Argentina’s central bank also ended up with negative foreign assets due to its dollar borrowings. It also issued dollar securities.

Same Story – All geographies, all centuries

For several years this columnist had warned that swaps would result in enormous losses for the central bank when the currency collapsed.

Though examples abound, the IMF dependent central banks continue to use swaps and get into trouble again and again.

The Central bank of the Philippines had to be recapitalized.

The Bank of Thailand got dollars from speculators and hit an own goal. .

So did the Bank of England in the ERM crisis. Fed minutes show it drew on swaplines in the run up to the late 60s Sterling crisis as well.

More recently Lebanon’s central bank borrowed dollars (took deposits) and eventually collapsed itself.

Argentina’s BCRA also does the same.

All this happens due to the policy rate. The swaps simply allow artificially low rates to be continued until the swap proceeds are lost.

Sri Lanka also has a history of this type of forex risk going back to a note issue bank before the current central bank.

The Eastern and Oriental Bank, one of two note issue (Chartered) banks that issued rupees in Ceylon closed its silver door in 1884 just like the Fed closed its ‘gold window’ and floated in 1971.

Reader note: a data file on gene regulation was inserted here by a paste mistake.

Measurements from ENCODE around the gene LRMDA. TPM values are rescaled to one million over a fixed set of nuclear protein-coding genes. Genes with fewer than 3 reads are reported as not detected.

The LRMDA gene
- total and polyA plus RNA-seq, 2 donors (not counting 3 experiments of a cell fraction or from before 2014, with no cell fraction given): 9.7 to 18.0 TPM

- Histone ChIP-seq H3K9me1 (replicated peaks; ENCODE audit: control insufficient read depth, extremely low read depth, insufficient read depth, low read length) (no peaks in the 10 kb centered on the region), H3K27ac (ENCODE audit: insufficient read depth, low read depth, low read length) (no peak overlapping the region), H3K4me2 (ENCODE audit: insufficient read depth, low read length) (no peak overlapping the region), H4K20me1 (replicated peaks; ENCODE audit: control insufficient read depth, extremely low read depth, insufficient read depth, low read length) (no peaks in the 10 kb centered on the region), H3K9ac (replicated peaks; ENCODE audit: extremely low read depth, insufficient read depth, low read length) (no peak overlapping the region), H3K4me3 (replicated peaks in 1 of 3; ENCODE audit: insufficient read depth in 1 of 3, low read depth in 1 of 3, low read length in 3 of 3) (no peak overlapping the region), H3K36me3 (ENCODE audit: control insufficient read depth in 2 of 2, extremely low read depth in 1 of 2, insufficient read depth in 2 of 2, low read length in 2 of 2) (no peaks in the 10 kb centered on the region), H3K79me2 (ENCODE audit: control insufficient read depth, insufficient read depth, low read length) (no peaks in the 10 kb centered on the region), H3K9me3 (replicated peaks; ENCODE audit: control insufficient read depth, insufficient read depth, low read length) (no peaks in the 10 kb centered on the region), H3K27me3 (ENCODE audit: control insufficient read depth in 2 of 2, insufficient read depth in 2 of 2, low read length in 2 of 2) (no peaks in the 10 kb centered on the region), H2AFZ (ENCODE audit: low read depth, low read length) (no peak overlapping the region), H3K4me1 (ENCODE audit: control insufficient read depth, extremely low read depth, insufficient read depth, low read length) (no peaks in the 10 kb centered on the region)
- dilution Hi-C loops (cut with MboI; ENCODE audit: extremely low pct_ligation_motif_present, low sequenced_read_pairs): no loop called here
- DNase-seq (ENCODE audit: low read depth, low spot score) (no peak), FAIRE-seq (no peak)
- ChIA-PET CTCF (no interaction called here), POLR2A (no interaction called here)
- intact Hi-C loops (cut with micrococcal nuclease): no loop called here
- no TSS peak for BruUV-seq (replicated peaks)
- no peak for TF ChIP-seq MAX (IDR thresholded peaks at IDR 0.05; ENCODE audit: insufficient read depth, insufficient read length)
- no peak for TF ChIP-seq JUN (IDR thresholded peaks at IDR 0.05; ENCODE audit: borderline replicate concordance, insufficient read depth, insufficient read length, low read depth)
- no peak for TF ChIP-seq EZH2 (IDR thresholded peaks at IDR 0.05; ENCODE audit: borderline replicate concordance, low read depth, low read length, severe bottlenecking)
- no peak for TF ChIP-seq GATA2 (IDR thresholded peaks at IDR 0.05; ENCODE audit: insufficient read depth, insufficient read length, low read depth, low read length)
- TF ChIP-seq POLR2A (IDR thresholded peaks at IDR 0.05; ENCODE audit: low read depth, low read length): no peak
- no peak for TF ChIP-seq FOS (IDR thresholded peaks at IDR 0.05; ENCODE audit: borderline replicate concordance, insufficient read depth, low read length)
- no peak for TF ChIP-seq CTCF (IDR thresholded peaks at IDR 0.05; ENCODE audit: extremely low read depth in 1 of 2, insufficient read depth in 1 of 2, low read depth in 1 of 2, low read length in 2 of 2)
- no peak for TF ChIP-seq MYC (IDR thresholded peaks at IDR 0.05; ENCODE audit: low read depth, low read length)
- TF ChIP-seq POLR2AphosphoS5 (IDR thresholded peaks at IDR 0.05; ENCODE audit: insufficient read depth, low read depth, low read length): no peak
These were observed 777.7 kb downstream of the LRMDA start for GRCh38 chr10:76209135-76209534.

The Oriental Bank rupee collapsed 50 percent overnight but the Madras Bank’s rupee held according to surviving accounts of what happened in 1884.

The problem with the Oriental Bank was the same as Sri Lanka’s central bank.

Modern Saltwater/Cambridge central banks, borrow dollars, sell them in the forex market, and then prints large volumes of money to sterilize the intervention by repurchasing Treasury bills from banks to maintain its policy rate, worsening the credit cycle, leading to an eventual collapse of the currency.

The Eastern and Oriental Bank borrowed in Sterling and loaned in Silver. The rupee was Silver backed or silver denominated.

In fact, researchers who went into 19th century ledgers of the Bank of England found that Oriental Bank was a top borrower at its sterling discount window.

That is why this column advised that removing counterparty limits for borrowing through the standing facility or reverse repo auctions was a mistake.

The imposition of the counterparty limit was a key prudential move by the current management of the central bank.

The Oriental Bank closed its doors not only due to a parity problem between Silver and Gold.

It is unfortunate that in almost 150 years we have learned absolutely nothing.

Plus ça change, plus c’est la même chose

The Eastern and Oriental Bank did not just collapse due to exchange risk, but also because of its clients, the plantation companies were hit by falling prices (as a commodity bubble deflated) and could not repay loans.

The central bank which used Sri Lanka Government paper as collateral to print money into the banking system also ended up with a ‘bad loan’.

The restructure of Sri Lanka government debt had left it with hefty losses.

It must be noted that except when foreign debt is repaid with a reserve appropriation, or some deficit is being monetized through provisional advances (which was supposed to conform to the bills only policy), most of the money printed by a central bank targeting the potential output gap or policy rate has nothing to do with the government.